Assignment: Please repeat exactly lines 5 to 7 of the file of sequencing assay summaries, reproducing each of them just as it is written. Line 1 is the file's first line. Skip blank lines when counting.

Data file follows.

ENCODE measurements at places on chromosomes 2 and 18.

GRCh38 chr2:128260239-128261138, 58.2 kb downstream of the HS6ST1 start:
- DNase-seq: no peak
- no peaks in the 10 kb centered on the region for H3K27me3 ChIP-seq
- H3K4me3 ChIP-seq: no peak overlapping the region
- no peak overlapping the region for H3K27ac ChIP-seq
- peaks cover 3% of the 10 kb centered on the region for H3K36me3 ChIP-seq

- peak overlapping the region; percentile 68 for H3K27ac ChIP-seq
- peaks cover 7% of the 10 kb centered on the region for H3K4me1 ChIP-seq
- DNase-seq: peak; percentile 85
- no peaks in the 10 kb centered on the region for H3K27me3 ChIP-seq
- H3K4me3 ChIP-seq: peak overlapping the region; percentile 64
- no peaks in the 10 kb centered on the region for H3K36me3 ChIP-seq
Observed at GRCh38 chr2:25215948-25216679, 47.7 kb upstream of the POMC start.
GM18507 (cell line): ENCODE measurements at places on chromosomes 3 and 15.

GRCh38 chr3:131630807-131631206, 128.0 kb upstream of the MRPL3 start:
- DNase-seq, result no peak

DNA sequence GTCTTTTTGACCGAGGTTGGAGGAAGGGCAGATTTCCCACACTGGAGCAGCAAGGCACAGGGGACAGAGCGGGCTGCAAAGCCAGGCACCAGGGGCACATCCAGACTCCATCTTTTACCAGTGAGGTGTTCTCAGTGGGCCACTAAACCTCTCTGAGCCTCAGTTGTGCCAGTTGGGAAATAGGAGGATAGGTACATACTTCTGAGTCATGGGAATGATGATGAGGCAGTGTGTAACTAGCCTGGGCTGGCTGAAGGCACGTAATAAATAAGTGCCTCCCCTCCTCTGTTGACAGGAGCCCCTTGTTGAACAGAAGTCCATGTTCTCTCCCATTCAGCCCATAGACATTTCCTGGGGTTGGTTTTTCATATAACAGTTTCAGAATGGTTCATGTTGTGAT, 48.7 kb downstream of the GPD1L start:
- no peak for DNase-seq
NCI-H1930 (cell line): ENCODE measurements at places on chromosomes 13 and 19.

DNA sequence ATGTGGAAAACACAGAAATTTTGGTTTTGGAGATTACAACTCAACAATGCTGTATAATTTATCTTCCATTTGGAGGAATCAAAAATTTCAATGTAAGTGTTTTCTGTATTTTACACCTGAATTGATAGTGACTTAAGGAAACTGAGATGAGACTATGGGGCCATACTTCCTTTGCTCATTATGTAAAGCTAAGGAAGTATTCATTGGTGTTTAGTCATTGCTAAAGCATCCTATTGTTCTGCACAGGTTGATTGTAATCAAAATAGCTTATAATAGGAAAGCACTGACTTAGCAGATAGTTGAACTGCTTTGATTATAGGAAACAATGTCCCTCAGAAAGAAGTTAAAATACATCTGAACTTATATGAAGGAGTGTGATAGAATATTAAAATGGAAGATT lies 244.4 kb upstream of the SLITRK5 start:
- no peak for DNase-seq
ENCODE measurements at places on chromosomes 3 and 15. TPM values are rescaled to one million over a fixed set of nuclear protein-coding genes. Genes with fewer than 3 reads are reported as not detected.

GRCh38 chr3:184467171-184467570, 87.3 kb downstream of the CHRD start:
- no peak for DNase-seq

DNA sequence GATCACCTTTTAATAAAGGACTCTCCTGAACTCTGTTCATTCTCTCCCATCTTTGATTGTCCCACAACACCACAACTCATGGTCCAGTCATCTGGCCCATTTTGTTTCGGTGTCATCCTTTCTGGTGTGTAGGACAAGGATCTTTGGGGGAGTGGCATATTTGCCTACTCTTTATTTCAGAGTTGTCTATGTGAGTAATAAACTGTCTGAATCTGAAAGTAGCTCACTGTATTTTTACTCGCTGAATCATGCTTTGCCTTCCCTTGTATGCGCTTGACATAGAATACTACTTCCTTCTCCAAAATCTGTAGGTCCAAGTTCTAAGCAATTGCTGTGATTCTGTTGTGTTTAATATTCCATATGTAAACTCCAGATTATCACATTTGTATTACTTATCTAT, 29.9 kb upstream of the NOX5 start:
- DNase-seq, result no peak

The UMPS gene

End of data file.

- H3K4me3 ChIP-seq: no peak overlapping the region
- no peak overlapping the region for H3K27ac ChIP-seq
- peaks cover 3% of the 10 kb centered on the region for H3K36me3 ChIP-seq